15 Dysfunctional Literary Couples, Ranked
There’s nothing more interesting than reading about the ups and downs of a dysfunctional couple. Would we have rooted for Romeo and Juliet if their families got along? Maybe, but it wouldn’t have been as exciting.
We live in a society that puts an awful lot of pressure on love. It seems as though every advertisement out there is saturated with the notion of romance, and celebrity gossip is almost built entirely on who is dating whom. We love the idea of romance so much that sometimes it’s hard to stop and realize that from an objective point of view… love stinks. Just think about it. The odds of finding a person that you can stand for a long period of time who feels the same way is astronomical, it’s incredibly easy to fall in love with a person who doesn’t love you, and even if the stars do align in your favor there’s no guarantee it will last. It’s brutal, but that sort of terrible, heart-wrenching angst can tell a heck of a good story, if I do say so myself.
I’ve compiled a list of 15 of the literary world’s most dysfunctional couples and ranked them in the order of worst to best. Sure, none of them really get to live happily ever after, but isn’t that half the fun?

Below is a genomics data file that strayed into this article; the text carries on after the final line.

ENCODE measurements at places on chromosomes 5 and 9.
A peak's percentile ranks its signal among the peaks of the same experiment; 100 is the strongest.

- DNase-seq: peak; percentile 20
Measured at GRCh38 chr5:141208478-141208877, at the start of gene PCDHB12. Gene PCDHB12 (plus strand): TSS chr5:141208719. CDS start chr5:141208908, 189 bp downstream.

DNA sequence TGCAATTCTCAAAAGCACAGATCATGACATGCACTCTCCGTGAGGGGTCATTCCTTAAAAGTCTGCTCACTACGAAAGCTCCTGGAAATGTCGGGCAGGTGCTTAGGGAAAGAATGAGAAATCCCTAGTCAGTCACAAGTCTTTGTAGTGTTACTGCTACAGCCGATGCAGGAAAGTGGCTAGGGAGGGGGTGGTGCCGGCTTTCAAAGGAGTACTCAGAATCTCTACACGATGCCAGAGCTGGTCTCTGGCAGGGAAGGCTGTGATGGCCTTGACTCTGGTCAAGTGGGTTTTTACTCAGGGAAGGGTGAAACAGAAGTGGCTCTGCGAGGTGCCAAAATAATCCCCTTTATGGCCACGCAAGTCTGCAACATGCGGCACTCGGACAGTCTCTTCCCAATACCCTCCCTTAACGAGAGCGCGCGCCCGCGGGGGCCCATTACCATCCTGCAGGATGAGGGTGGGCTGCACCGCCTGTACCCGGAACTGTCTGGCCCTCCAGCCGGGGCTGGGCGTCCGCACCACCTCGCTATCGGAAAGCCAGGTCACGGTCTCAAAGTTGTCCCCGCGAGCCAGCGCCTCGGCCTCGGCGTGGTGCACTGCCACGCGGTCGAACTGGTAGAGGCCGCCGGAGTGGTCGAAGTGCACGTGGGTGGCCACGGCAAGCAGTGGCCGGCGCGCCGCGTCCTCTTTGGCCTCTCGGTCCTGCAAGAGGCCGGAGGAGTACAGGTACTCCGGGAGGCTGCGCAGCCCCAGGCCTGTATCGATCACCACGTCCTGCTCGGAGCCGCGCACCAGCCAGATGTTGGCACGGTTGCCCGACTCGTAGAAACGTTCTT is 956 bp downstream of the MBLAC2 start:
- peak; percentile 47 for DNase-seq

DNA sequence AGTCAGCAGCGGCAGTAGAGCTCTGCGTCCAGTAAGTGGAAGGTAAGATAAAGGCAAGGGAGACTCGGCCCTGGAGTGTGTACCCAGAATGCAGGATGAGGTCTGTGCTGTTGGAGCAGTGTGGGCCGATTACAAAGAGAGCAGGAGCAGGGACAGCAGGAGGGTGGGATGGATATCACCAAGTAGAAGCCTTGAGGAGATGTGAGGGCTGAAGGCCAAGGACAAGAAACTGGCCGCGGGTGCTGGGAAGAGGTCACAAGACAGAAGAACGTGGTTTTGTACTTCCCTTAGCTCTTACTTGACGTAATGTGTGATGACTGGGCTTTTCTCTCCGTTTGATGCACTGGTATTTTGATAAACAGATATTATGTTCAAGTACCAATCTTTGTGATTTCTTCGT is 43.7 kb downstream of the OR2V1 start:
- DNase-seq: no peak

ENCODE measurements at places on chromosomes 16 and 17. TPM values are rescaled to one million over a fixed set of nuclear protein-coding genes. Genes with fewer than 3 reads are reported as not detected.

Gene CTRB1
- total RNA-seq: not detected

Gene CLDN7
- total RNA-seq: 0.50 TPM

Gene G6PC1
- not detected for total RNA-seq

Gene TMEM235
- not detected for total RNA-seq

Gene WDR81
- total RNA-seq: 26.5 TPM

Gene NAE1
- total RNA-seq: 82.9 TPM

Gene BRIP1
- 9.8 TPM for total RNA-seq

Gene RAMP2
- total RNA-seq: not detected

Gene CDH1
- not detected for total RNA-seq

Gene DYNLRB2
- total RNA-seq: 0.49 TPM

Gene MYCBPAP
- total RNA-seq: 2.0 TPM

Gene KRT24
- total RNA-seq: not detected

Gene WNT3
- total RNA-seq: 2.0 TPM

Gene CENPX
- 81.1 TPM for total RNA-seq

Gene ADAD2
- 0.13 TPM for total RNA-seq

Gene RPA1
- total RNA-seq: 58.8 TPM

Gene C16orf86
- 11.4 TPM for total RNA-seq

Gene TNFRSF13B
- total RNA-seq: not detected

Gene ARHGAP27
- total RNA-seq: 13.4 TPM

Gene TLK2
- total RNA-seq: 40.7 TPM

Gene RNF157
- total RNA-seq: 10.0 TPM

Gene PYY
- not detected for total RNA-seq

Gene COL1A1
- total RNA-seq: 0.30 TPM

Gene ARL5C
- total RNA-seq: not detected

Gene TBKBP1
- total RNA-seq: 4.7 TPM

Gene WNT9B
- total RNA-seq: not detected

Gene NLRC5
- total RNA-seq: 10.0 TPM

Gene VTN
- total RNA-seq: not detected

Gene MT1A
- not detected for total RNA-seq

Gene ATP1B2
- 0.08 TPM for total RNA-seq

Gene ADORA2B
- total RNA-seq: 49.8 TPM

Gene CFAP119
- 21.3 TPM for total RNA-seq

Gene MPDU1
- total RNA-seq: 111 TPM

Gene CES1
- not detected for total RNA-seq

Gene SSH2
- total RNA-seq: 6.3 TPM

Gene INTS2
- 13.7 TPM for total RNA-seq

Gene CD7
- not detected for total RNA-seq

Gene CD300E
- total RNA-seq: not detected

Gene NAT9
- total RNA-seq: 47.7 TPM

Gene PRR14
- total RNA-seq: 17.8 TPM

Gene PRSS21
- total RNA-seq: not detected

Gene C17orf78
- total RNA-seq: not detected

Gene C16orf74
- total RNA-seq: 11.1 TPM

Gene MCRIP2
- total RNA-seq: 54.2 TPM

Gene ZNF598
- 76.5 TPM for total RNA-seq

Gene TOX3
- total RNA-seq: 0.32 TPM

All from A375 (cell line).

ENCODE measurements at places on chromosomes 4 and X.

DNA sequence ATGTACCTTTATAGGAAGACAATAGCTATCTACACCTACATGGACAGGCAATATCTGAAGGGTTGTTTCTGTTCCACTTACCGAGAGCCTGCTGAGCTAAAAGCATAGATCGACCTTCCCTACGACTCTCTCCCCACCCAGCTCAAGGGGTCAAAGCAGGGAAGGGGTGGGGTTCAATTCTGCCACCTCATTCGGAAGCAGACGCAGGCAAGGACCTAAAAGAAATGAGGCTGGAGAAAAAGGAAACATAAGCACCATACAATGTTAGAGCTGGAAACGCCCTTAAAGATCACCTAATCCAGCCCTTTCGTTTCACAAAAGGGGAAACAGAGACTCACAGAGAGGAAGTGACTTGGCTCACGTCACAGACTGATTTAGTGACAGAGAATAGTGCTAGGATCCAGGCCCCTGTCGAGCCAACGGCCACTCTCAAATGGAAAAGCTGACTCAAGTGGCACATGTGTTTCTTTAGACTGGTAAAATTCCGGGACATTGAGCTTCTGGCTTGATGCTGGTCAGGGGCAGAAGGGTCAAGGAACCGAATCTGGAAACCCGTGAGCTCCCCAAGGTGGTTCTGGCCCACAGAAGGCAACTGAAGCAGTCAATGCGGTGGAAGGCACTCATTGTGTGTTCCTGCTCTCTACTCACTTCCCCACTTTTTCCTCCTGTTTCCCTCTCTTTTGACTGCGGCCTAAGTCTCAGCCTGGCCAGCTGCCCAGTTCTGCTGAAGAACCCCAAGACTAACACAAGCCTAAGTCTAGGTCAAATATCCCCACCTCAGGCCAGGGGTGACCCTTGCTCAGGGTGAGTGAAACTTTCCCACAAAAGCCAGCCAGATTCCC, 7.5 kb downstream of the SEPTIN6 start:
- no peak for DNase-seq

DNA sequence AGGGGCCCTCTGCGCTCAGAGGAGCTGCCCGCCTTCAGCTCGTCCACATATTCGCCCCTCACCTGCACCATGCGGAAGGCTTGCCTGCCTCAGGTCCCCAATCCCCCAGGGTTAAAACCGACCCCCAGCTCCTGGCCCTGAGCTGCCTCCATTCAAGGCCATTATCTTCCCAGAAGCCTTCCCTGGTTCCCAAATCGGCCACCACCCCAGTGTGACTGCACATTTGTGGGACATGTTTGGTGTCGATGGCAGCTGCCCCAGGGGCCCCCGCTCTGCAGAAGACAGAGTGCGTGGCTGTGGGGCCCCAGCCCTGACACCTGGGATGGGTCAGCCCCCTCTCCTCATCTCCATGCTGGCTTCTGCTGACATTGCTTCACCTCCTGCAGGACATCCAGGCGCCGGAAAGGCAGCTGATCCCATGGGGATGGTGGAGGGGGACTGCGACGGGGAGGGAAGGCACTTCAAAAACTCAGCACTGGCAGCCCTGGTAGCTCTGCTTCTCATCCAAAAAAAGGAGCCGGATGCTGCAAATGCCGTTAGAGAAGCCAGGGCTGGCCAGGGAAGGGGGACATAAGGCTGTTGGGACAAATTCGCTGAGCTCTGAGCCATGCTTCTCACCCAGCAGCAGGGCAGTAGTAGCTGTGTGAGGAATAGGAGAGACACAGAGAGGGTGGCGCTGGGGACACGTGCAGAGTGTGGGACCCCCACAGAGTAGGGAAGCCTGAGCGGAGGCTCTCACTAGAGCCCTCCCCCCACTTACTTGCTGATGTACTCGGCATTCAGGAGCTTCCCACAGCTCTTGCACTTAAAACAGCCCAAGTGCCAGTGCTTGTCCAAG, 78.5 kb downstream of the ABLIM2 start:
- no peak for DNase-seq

15. Bella and Edward, The Twilight Saga by Stephenie Meyer
Oh boy, where do I begin? Forget the fact that Edward fits the criteria of an abuser, doing such wonderful things as constantly reminding Bella that he wants to eat her and taking the engine out of her car so she can't hang out with friends he doesn't like. Bella is apparently more than willing to isolate herself from any non-supernatural friend (including allow her mother to believe that she is dead for the rest of her mother's life) and forego any future she might have had on her own. This twisted pairing of two individuals who don't seem to find themselves interesting unless they are in love with the other is incredibly hard to root for.
14. Frank and April, Revolutionary Road by Richard Yates
Being portrayed by Kate Winsley and Leonardo DiCaprio in the film adaptation of this 1950s tale of suburban ennui isn't enough to save Frank and April from being a bit of a bummer. You know the marriage is bad when you can't bring yourself to care if your husband has an affair, not to mention the fact that you claim that your second child was only born to prove that the first wasn't a mistake. While Frank and Alice don't live lives of intrigue, their tragic normalcy is a pain that is all too real.
13. Hester Prynne and Arthur Dimmesdale, The Scarlet Letter by Nathaniel Hawthorne